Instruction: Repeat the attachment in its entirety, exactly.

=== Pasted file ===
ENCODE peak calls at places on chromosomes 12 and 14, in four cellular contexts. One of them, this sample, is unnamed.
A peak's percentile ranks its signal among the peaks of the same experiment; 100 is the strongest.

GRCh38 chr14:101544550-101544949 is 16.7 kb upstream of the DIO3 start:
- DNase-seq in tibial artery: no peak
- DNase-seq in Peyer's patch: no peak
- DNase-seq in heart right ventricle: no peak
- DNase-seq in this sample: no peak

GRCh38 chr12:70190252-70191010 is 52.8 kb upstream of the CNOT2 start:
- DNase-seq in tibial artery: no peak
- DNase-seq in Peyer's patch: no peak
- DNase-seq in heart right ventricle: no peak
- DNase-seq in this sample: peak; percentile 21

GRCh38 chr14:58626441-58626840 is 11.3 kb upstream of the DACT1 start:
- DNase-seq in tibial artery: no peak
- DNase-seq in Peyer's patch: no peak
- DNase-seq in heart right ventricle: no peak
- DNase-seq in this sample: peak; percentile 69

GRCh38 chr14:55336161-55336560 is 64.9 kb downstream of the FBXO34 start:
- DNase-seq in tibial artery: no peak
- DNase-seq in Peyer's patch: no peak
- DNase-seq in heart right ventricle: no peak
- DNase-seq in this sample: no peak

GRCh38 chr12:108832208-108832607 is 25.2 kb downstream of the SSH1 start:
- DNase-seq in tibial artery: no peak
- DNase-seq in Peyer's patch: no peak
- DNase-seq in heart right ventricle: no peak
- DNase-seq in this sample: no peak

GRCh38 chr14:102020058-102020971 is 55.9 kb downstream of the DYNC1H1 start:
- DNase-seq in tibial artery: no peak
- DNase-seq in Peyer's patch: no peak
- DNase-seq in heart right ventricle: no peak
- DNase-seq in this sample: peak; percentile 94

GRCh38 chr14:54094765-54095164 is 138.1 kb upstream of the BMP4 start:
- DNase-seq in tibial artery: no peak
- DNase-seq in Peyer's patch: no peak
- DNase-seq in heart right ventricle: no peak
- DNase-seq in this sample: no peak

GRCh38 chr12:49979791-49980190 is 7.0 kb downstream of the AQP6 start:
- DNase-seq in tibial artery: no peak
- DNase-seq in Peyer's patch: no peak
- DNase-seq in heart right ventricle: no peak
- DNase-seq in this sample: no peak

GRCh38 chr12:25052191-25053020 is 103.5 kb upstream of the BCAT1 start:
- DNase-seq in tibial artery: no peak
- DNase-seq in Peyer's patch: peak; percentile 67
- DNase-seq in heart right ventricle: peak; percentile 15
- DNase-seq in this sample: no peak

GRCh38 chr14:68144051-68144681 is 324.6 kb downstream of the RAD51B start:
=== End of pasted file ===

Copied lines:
ENCODE peak calls at places on chromosomes 12 and 14, in four cellular contexts. One of them, this sample, is unnamed.
A peak's percentile ranks its signal among the peaks of the same experiment; 100 is the strongest.

GRCh38 chr14:101544550-101544949 is 16.7 kb upstream of the DIO3 start:
- DNase-seq in tibial artery: no peak
- DNase-seq in Peyer's patch: no peak
- DNase-seq in heart right ventricle: no peak
- DNase-seq in this sample: no peak

GRCh38 chr12:70190252-70191010 is 52.8 kb upstream of the CNOT2 start:
- DNase-seq in tibial artery: no peak
- DNase-seq in Peyer's patch: no peak
- DNase-seq in heart right ventricle: no peak
- DNase-seq in this sample: peak; percentile 21

GRCh38 chr14:58626441-58626840 is 11.3 kb upstream of the DACT1 start:
- DNase-seq in tibial artery: no peak
- DNase-seq in Peyer's patch: no peak
- DNase-seq in heart right ventricle: no peak
- DNase-seq in this sample: peak; percentile 69

GRCh38 chr14:55336161-55336560 is 64.9 kb downstream of the FBXO34 start:
- DNase-seq in tibial artery: no peak
- DNase-seq in Peyer's patch: no peak
- DNase-seq in heart right ventricle: no peak
- DNase-seq in this sample: no peak

GRCh38 chr12:108832208-108832607 is 25.2 kb downstream of the SSH1 start:
- DNase-seq in tibial artery: no peak
- DNase-seq in Peyer's patch: no peak
- DNase-seq in heart right ventricle: no peak
- DNase-seq in this sample: no peak

GRCh38 chr14:102020058-102020971 is 55.9 kb downstream of the DYNC1H1 start:
- DNase-seq in tibial artery: no peak
- DNase-seq in Peyer's patch: no peak
- DNase-seq in heart right ventricle: no peak
- DNase-seq in this sample: peak; percentile 94

GRCh38 chr14:54094765-54095164 is 138.1 kb upstream of the BMP4 start:
- DNase-seq in tibial artery: no peak
- DNase-seq in Peyer's patch: no peak
- DNase-seq in heart right ventricle: no peak
- DNase-seq in this sample: no peak

GRCh38 chr12:49979791-49980190 is 7.0 kb downstream of the AQP6 start:
- DNase-seq in tibial artery: no peak
- DNase-seq in Peyer's patch: no peak
- DNase-seq in heart right ventricle: no peak
- DNase-seq in this sample: no peak

GRCh38 chr12:25052191-25053020 is 103.5 kb upstream of the BCAT1 start:
- DNase-seq in tibial artery: no peak
- DNase-seq in Peyer's patch: peak; percentile 67
- DNase-seq in heart right ventricle: peak; percentile 15
- DNase-seq in this sample: no peak

GRCh38 chr14:68144051-68144681 is 324.6 kb downstream of the RAD51B start: